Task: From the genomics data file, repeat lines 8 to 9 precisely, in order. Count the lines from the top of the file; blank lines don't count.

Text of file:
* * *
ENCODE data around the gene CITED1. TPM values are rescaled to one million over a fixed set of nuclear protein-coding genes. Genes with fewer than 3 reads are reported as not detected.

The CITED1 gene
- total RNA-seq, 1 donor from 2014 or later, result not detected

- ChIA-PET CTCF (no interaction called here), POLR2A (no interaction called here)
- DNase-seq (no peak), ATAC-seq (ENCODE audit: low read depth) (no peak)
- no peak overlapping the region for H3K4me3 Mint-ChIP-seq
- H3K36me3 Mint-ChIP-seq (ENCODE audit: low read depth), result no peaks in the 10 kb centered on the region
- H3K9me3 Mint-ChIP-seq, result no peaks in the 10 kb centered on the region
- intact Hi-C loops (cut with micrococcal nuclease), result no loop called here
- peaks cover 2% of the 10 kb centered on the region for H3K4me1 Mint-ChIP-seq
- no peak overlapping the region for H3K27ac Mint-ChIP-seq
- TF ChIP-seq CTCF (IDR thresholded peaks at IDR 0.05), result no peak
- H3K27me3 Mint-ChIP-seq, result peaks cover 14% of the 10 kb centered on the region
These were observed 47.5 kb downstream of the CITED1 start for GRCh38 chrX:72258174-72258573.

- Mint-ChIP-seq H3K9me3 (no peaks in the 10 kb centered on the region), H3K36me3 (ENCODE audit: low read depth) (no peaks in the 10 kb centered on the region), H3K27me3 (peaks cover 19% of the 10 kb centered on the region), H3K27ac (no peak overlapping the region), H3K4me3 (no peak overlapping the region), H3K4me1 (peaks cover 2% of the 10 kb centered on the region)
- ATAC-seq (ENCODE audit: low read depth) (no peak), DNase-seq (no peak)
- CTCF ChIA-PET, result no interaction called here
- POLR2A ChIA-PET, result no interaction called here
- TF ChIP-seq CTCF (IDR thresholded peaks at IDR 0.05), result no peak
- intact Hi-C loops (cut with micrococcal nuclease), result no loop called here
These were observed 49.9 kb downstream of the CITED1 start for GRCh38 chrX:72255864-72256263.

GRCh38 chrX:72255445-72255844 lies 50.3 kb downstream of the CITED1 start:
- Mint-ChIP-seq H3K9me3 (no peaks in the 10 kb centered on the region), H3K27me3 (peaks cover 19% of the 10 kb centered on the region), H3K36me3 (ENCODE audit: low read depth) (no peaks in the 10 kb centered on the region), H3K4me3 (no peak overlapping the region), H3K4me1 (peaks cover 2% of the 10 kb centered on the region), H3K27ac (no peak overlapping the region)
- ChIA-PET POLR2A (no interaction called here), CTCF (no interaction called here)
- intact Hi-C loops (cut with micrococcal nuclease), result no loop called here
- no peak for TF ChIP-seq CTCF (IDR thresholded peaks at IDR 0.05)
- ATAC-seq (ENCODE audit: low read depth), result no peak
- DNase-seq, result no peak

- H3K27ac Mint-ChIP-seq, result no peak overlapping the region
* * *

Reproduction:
- H3K9me3 Mint-ChIP-seq, result no peaks in the 10 kb centered on the region
- intact Hi-C loops (cut with micrococcal nuclease), result no loop called here